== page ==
Cohen: Patience Is Pivotal
By Josh Cohen
August 4, 2012
ORLANDO -- All commend patience and those who practice it usually come out on top.
It’s become evident that Orlando Magic General Manager Rob Hennigan sides with this philosophy.
Since being hired in June there has been a tremendous pressure to act on the Dwight Howard trade request.
There have been several instances where a deal was reportedly on the verge of completion.
From the Brooklyn Nets trying desperately to structure a trade around Brook Lopez to the L.A. Lakers, Houston Rockets and Dallas Mavericks all attempting to bargain prospective deals for the All-Star center, offers have come fast and furious.
But rather than make a rash decision or feel threatened by Howard’s unswerving plead to be traded Hennigan remains tolerant. Such patience will likely prove favorable to the Magic.
There is a criterion that any general manager must apply when considering trading a superstar. After a proposal is made, it’s imperative to sort out the components and fill out a checklist or some kind of meticulous table to properly dissect the deal.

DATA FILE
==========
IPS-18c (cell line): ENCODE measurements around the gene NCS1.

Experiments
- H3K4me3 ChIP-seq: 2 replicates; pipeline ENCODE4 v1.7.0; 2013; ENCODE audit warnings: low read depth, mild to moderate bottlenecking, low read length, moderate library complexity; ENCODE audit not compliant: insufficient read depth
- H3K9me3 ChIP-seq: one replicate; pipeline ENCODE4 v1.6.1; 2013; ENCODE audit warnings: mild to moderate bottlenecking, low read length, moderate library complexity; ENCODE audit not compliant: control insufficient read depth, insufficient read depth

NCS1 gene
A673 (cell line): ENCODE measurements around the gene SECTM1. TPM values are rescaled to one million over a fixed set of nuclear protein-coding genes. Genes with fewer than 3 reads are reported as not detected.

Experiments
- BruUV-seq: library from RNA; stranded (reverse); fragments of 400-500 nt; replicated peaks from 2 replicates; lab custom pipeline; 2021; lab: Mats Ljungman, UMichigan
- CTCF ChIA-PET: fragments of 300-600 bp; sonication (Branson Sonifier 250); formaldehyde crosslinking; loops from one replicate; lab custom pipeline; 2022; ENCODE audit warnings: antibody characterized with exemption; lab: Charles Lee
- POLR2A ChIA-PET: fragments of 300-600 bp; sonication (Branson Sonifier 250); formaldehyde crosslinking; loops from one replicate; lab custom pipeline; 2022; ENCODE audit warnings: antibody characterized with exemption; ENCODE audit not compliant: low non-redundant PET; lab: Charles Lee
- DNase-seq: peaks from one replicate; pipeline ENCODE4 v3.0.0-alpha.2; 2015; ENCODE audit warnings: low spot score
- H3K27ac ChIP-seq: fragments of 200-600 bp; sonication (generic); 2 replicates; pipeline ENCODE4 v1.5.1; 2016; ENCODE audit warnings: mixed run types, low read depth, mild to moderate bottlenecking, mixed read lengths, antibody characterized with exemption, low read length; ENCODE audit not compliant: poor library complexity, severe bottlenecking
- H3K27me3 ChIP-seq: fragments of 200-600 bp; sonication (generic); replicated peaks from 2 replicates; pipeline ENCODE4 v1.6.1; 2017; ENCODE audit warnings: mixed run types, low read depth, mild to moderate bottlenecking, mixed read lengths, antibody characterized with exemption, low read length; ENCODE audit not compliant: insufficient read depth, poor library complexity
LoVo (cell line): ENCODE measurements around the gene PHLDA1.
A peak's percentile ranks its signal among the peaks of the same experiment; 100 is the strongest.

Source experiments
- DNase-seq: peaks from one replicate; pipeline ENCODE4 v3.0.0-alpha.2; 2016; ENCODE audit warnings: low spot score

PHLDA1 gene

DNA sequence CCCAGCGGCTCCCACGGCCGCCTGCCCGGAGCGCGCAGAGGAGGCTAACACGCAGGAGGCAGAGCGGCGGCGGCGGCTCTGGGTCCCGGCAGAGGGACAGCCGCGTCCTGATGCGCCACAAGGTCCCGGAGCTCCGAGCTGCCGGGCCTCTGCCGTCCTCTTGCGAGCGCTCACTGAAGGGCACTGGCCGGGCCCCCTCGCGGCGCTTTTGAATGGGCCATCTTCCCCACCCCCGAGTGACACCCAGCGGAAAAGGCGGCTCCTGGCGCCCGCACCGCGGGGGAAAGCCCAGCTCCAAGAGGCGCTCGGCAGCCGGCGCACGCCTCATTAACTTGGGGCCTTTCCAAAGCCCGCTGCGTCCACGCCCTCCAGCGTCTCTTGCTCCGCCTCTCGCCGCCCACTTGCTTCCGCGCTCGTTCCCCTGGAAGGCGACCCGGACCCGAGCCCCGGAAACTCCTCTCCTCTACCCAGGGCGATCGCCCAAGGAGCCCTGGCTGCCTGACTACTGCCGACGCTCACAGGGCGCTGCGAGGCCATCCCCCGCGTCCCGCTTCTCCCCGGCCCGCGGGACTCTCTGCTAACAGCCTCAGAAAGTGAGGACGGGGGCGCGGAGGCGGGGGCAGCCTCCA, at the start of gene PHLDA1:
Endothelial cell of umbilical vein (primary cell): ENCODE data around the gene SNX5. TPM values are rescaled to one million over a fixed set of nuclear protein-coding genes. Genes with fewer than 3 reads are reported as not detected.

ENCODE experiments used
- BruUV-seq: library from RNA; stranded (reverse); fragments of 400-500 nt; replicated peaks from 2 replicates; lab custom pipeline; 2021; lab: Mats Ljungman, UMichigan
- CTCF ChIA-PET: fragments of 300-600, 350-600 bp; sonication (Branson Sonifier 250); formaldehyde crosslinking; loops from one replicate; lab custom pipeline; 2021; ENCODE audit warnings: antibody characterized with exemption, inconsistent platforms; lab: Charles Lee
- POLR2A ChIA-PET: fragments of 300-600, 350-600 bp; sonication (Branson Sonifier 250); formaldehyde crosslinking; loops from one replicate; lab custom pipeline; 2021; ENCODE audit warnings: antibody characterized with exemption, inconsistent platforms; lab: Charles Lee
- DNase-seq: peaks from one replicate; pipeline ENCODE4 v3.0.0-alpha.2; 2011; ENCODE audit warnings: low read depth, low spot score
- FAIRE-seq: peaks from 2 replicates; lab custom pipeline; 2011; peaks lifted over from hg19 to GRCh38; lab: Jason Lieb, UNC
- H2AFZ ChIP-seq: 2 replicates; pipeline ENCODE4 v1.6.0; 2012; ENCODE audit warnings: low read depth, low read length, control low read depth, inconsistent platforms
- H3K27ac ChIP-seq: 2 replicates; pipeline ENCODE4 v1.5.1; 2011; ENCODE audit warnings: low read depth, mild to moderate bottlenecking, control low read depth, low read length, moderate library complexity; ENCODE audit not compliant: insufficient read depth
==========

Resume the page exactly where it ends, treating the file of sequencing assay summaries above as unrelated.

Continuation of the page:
It’s almost impossible for a team to receive equal value when trading one of the best players in the NBA. There are a multitude of reasons for that, including lack of leverage, salary cap complications and simply because the gap between ‘A’ talent and ‘B’ talent is significant. In the NBA, you practically never see a superstar traded for another superstar.
If I were a GM I would use a comprehensive table – complete with several categories like the one below – to assess any prospective trade.
Proven Star – A player with All-Star status in his prime. Categorized as at least a top 25 player in the NBA and someone you can immediately build your team around
Potential Star – A young player just getting accustomed to the NBA with a ton of capability to transform into an All-Star talent. He can eventually be a centerpiece you can build around.
Expiring Contract – A piece in the form of a player’s favorable contract that will permit a team to gain financial and/or salary cap flexibility in the near future. Usually, it’s an underachieving player that is in the final year of his bloated deal.
Expected High Future Draft Pick(s) – When negotiating with a team that is NOT likely to advance to the playoffs the upcoming season or has acquired an unprotected pick from a separate team that is NOT expected to qualify for the postseason, any unprotected future first round draft picks involved in a potential trade become extremely valuable because they are anticipated lottery selections (1-14).